Hello and as always its great to write to you! I thank you so much for your time and information. I have two questions: First have you ever looked at the Key word study bible or the NET bible with notes? I think the key word study bible comes in the ESV, NASB, NIV and the KJV. Its called the hebrew and greak key word study bible. Have you ever looked at it. The other one is the NET bible that has like 60,000 foot notes on Textual Criticism at the bottom. Do you feel these two bibles are helpful at all? Second if a person reads just the plain NKJV and ESV bible without knowing Greek, what have they missed? By one just reading a plain bible like the ESV, what have they missed by not knowing the greek? I understand Greek is very rich in its words and meaning. I have used the Amplified bible a little also. But its hard to believe that God put the NT in a language that can not be translated in English or Spanish or Russian you know. I mean If everyone has to learn greek to understand what God said then it would be hard on people. But if the key word study bible or the NET helps us understand the bible then that is geat.
I haven't seen the Key Word Study Bible. I think the ESV is a fine translation, that suffers only from its main supervisor's arrogant and derisory attitude towards other fine contemporary translation efforts. Sounds as though the key word Bible might be very useful. Do you know how to use blueletterbible.org? Check out this tutorial on how to use the LexiConc feature, which is very powerful: http://www.blueletterbible.org/help/lexiconc.cfm
This allows you to see every instance of a Hebrew (Aramaic) or Greek word in context simply by knowing the KJV English version of a verse.
I don't like the NET Bible. Its translators often import a heavy theological agenda into all their notes. For example, see their translation of Gen. 6:13, and their footnote on it:
6:13 So God said to Noah, “I have decided that all living creatures must die,44 for the earth is filled with violence because of them.
44. Heb “the end of all flesh is coming [or “has come”] before me.” (The verb form is either a perfect or a participle.) The phrase “end of all flesh” occurs only here. The term “end” refers here to the end of “life,” as v. 3 and the following context (which describes how God destroys all flesh) make clear. The statement “the end has come” occurs in Ezek 7:2, 6, where it is used of divine judgment. The phrase “come before” occurs in Exod 28:30, 35; 34:34; Lev 15:14; Num 27:17; 1 Sam 18:13, 16; 2 Sam 19:8; 20:8; 1 Kgs 1:23, 28, 32; Ezek 46:9; Pss 79:11 (groans come before God); 88:3 (a prayer comes before God); 100:2; 119:170 (prayer comes before God); Lam 1:22 (evil doing comes before God); Esth 1:19; 8:1; 9:25; 1 Chr 16:29. The expression often means “have an audience with” or “appear before.” But when used metaphorically, it can mean “get the attention of” or “prompt a response.” This is probably the sense in Gen 6:13. The necessity of ending the life of all flesh on earth is an issue that has gotten the attention of God. (quote ends, and I will now comment:)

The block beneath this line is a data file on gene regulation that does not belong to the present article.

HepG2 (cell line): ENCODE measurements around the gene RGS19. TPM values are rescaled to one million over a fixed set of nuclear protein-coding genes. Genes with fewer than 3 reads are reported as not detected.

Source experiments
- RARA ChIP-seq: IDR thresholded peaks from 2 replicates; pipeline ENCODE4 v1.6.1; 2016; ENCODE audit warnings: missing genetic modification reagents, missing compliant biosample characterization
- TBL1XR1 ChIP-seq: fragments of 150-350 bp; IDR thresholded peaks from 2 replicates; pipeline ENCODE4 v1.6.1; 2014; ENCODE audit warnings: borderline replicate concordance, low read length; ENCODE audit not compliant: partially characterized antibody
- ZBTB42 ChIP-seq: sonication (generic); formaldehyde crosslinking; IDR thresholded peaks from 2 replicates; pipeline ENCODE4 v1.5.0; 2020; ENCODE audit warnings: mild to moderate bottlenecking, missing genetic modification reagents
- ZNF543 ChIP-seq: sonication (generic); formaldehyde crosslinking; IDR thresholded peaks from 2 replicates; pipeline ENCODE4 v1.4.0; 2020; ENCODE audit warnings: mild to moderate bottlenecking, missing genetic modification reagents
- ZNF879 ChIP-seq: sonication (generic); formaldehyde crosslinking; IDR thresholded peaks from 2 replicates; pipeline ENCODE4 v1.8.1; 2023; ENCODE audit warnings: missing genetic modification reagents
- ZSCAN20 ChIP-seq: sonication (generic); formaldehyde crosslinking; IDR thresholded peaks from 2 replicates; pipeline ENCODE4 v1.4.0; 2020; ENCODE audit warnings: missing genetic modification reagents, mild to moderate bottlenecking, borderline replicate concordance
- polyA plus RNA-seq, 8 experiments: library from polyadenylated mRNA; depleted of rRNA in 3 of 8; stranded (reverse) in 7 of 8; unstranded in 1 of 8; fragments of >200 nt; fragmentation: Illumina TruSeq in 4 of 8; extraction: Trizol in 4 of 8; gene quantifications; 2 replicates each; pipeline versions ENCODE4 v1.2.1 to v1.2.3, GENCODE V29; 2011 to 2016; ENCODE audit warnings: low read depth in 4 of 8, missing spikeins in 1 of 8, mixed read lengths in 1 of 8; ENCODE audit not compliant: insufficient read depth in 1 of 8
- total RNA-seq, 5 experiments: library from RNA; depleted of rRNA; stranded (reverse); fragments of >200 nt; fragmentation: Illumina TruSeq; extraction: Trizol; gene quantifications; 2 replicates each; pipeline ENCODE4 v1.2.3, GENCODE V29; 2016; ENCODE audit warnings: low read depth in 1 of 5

The context of the phrase "the end of all flesh has come before me" is unmistakable. The earth is filled with violence--i.e. murder. Taking this fact seriously implies that humanity is in the process of committing suicide. Therefore the matter of the ending of all human life through mutual suicide has come before God for his decision. What shall God do to keep humanity from destroying itself? God's decision is to trim humanity back to the root and start it all over again through the family of Noah. Translating the verse (13) as "I have decided that all living creatures must die" places the violence on God's part, ignores the immediate context, and ignores the very meaning of the phrase "has come before me" that the translators so astutely point out. Their theology seemingly rewrites story of God's desperate measures to rescue humanity from self-destruction and turns it into a story of God brutally killing everyone and everything because he's angry over humanity's bad behavior.
When I see that translators are willing not just to rewrite the text, but also to use their footnotes to lead their readers very explicitly down the path to their own particular and harsh brand of theology, I know I'm looking at a translation to avoid.